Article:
“There’s no law yet that prohibits women from traveling out of state, and if the Idaho Legislature were to look in that direction, it would open a great can of worms,” Adler said, citing the federally established right to move freely between states.
Jim Jones, a former Idaho Supreme Court justice and state attorney general, also told the Statesman it would be “a stretch” to charge people who terminate their pregnancies with murder.
But in a paper published earlier this year, Drexel University law professor David Cohen and coauthors Greer Donley and Rachel Rebouché outlined scenarios in which the 22 states that appear ready to ban abortion could try to leverage their own laws against residents who undergo the procedure in other states.
Cohen’s paper proposed one scenario in which pregnant people could be charged with murder in their home state for having abortions elsewhere. Cohen said he couldn’t speak specifically to Idaho’s laws but noted that the Republican-dominated Idaho Legislature stands in sharp contrast with Washington’s promise to protect abortion access.
“I do think the Idaho-Washington border is one of the places where we might see (potential legal issues) only because we have a very conservative, very anti-abortion state near a very liberal state,” Cohen said.
Cohen said most topics in which state laws diverge — like gambling, marijuana and fireworks — don’t inspire the kind of fervor abortion does.
“(In the past) people went to Las Vegas or Atlantic City to gamble and nobody thought, ‘Oh my state prosecutor is going to charge me because I’m going to gamble,’ ” Cohen said.
‘AGGRESSIVE PROSECUTORS’ COULD PURSUE CHARGES
Shaakirrah Sanders, a law professor at the University of Idaho, told the Statesman in a phone interview that the U.S. Supreme Court’s decision will create a lot of uncertainty as states try to determine what their laws mean in relation to one another.
“There are lots and lots of concerns about the different impacts this will have on those that become pregnant, with regard to criminal law and cross-jurisdictional criminal law,” Sanders said. “These types of jurisdictional questions are largely unsettled in U.S. law in a lot of areas.”
Sanders said she expects to see many of these murky issues settled by state supreme courts. Currently, she said, there isn’t a lot of precedence for prosecuting Idaho residents for taking part in activities in other states that are illegal in Idaho.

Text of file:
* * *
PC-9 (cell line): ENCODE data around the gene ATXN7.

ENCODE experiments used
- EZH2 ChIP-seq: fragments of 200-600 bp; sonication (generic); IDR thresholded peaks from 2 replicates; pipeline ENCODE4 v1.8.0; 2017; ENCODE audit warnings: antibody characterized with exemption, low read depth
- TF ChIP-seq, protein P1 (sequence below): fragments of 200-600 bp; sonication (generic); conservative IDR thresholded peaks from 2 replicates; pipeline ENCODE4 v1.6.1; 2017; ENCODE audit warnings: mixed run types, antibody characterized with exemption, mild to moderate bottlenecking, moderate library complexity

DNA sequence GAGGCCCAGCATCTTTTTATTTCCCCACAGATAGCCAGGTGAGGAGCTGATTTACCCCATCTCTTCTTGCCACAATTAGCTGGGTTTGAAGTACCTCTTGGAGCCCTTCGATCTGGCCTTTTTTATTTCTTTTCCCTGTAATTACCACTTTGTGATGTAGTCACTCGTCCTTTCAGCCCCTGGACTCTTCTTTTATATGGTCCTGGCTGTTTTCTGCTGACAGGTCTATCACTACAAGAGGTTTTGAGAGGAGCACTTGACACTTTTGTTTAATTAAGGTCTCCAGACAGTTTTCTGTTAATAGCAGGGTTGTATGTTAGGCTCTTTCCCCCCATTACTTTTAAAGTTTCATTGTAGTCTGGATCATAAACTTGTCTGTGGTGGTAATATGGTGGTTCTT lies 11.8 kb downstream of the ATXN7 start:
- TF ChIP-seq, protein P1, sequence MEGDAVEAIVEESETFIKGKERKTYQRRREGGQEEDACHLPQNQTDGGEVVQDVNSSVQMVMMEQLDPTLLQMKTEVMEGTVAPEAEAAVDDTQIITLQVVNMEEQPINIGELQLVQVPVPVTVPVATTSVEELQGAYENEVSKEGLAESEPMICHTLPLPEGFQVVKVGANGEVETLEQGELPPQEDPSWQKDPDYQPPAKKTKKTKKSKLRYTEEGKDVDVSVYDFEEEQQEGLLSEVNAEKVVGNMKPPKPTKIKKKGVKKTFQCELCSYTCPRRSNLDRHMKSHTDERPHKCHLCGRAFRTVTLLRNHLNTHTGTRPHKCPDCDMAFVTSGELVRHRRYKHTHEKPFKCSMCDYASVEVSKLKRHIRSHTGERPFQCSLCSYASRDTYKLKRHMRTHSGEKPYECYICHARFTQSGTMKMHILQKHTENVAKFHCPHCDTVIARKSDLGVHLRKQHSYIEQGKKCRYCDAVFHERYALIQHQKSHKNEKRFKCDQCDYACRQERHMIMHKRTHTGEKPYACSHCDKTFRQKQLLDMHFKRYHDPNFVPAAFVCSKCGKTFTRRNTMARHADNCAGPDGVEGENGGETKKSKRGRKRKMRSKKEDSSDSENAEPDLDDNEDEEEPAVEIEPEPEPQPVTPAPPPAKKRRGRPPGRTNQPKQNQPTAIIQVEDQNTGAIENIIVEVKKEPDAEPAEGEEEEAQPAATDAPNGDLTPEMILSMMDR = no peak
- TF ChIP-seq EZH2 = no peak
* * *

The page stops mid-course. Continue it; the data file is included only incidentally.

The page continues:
“In terms of punishing Idahoans for activities out of state, there’s a growing list now of things Idahoans can do in other states that they can’t do in their state,” Sanders said.
But even if Idaho doesn’t explicitly allow for someone to be prosecuted in the event of an out-of-state abortion, Cohen said some prosecutors could forge ahead regardless.
“That doesn’t mean there won’t be an aggressive prosecutor trying that,” he said. “Aggressive prosecutors try things that aren’t supported by the law all the time.”
It’s also possible that the Idaho Legislature could create laws specifically addressing out-of-state abortions. The Statesman reached out to several legislators — including Rep. Brent Crane, R-Nampa; Rep. Megan Blanksma, R-Hammett; and Rep. Steven Harris, R-Meridian — who have sponsored recent legislation restricting abortion access to see if they intend to pursue laws on out-of-state abortions. None of the legislators responded.
Blaine Conzatti, president of the Idaho Family Policy Center, which helped craft Idaho’s most recent abortion law allowing family members to sue abortion providers, told the Statesman on June 24 that the organization will “use every legal avenue available to us to ensure that pre-born children in the state of Idaho receive the same constitutional protection that every other person is accorded.” Conzatti did not respond to an email asking if the Family Policy Center has specific plans to address out-of-state abortions.
Cohen said he expects conservative states across the U.S. to try to enact even stronger punishments for abortion.
“I don’t think the anti-abortion crowd will be satisfied knowing they’ve displaced abortion from one place to another,” Cohen said. “Their goal is to end abortion.”